Do you ever get in a funk and not know how to get out?
I think there are different kinds of funks. Sad ones, angry ones, lonely ones.
If I ever disappear from this blog and my virtual passion projects, it means I have entered an unbearable funk and am having difficulty fighting through it.
I am currently trying to come out of an insecurity funk. I’ve come to realize I enter an insecurity funk every time I return to work from school because I think everyone looks better than me. It just hit me a lot harder this time than it normally does.
I stopped working out because I thought it wasn’t making me skinny fast enough (how stupid and shallow of me, I know). Turns out, not working out, the one thing that helped clear my mind (even though I drown in sweat), made my mind worse.
I stopped writing because I didn’t feel like myself. As a believer in “be you, be true,” I don’t feel either when I am constantly telling myself I’m trash. I couldn’t even muster up the confidence and mental strength to do the one thing I know that makes me feel better— writing.
Receiving unwarranted comments at work, from both the customers and my coworkers, did not help at all. Actually, it made everything ten times worse, and I have finally reached a point of ignoring their words.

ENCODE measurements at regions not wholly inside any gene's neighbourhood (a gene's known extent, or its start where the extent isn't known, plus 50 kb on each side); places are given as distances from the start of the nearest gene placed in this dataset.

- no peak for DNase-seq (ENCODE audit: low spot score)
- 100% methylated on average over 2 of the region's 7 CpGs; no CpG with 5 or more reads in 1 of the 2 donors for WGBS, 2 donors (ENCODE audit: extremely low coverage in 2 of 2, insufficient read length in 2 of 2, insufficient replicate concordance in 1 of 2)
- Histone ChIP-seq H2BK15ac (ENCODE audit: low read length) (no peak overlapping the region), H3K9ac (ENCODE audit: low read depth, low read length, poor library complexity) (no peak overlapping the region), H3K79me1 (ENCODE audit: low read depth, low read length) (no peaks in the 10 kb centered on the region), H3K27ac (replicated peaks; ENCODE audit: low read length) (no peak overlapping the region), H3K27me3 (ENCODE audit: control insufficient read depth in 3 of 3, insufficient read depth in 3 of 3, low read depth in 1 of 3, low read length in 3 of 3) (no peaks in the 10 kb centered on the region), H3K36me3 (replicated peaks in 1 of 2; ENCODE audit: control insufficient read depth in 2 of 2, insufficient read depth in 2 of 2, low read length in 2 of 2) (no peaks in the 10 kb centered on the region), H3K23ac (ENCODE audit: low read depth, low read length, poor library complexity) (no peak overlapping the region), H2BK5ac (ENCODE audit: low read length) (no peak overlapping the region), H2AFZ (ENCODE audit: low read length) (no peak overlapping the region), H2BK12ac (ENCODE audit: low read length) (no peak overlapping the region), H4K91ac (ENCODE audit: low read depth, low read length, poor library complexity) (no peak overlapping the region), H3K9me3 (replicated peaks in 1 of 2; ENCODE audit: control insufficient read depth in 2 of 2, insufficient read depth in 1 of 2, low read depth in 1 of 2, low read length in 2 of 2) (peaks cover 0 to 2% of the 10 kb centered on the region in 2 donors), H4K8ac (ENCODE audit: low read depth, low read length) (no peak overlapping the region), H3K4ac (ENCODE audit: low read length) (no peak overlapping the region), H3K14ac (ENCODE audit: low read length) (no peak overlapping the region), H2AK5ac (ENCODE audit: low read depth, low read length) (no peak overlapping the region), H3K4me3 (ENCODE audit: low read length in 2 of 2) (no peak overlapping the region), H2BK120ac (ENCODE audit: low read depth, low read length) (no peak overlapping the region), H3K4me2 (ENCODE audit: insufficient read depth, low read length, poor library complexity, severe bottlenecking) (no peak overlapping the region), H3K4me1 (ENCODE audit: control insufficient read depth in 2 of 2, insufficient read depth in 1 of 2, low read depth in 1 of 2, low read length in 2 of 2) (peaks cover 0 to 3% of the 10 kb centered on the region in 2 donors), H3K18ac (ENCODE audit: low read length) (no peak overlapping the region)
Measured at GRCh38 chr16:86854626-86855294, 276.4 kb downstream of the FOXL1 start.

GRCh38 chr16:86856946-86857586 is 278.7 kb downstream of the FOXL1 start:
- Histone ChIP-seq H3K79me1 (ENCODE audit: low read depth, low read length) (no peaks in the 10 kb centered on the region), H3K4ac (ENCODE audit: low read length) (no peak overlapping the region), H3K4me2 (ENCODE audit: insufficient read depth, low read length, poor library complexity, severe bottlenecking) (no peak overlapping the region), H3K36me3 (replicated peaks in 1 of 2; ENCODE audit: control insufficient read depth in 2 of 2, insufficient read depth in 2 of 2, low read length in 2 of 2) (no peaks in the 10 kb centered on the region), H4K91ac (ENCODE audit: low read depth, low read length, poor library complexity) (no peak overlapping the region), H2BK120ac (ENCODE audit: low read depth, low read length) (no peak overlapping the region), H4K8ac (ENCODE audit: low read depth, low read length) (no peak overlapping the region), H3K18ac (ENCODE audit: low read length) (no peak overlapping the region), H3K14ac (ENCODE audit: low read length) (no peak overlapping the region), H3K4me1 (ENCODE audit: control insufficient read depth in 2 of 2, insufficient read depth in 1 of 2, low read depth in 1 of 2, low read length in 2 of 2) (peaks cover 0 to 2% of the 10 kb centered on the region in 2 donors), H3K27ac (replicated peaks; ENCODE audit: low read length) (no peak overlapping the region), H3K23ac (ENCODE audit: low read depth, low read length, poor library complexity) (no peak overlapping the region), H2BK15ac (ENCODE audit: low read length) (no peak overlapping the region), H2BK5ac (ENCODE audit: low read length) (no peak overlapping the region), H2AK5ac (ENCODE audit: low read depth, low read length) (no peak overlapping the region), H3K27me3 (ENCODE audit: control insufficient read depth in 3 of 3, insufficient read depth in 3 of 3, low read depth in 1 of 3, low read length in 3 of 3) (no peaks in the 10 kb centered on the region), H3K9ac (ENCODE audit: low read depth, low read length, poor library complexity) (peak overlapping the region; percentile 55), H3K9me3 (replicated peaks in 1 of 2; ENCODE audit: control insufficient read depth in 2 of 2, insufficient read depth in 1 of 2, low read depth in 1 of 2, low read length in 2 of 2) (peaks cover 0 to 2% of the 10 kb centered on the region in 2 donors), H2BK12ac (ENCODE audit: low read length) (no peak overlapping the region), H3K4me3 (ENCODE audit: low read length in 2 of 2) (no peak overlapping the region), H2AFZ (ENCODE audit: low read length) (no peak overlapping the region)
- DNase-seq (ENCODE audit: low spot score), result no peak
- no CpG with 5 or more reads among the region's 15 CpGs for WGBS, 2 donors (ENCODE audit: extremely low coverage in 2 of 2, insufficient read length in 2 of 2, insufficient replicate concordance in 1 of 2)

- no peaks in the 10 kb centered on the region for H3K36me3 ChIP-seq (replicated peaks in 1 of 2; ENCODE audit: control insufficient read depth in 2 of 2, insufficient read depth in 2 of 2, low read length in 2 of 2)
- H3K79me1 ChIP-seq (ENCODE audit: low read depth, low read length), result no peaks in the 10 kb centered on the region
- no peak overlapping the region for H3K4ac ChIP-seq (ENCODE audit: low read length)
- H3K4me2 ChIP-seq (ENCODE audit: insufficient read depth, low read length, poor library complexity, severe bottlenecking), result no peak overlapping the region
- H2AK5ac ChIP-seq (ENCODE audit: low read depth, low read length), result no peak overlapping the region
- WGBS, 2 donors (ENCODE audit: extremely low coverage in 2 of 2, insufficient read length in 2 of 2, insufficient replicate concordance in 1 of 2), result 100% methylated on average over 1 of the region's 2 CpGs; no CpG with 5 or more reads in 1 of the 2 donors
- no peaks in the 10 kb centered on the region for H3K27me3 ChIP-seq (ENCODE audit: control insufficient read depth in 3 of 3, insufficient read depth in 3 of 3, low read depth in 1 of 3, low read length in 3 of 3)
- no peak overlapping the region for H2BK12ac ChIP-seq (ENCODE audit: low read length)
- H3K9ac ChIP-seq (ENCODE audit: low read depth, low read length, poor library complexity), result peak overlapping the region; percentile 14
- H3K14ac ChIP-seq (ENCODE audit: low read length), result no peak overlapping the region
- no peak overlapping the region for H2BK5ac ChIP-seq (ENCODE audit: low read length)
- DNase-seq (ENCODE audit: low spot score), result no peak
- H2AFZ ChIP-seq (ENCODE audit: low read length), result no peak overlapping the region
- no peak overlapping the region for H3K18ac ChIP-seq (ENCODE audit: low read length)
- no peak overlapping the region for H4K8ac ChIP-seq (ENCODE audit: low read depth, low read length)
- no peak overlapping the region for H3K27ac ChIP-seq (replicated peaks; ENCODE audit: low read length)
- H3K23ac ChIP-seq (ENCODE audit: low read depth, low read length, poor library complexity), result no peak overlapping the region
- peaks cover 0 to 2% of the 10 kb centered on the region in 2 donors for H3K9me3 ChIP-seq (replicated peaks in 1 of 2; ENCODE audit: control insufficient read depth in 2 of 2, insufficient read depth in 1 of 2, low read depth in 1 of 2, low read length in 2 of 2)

During my insecurity funk, I over analyzed and over thought about every bad thing about myself, and if it weren’t for me being sick half the time (not COVID), I would’ve definitely had several emotional breakdowns.
I talk too much. I think too much. I feel too much. The list goes on. I just am “too much,” and for a minute, I thought that was why most of my friendships were disintegrating and began to feel unloved and unwanted.
It took listening to an album, listening to an episode of my podcast, and having a driveway conversation in the dark with a close friend and her dad to make me feel better. Those occurrences started my journey out of the “too much” insecurity funk, and I’ve reached the point of everything I find to be “too much” is just enough. They make up my being, and I shouldn’t have to alter who I am to shut out the insecurities caused by comments and comparisons.
Who I am, how I look, what I do, everything I say is okay.
I feel like who I am and who I’m becoming is enough. I’m excited about life again, and more than anything, I’m grateful I’ve built up the strength and persistence to conquer another mental hurdle.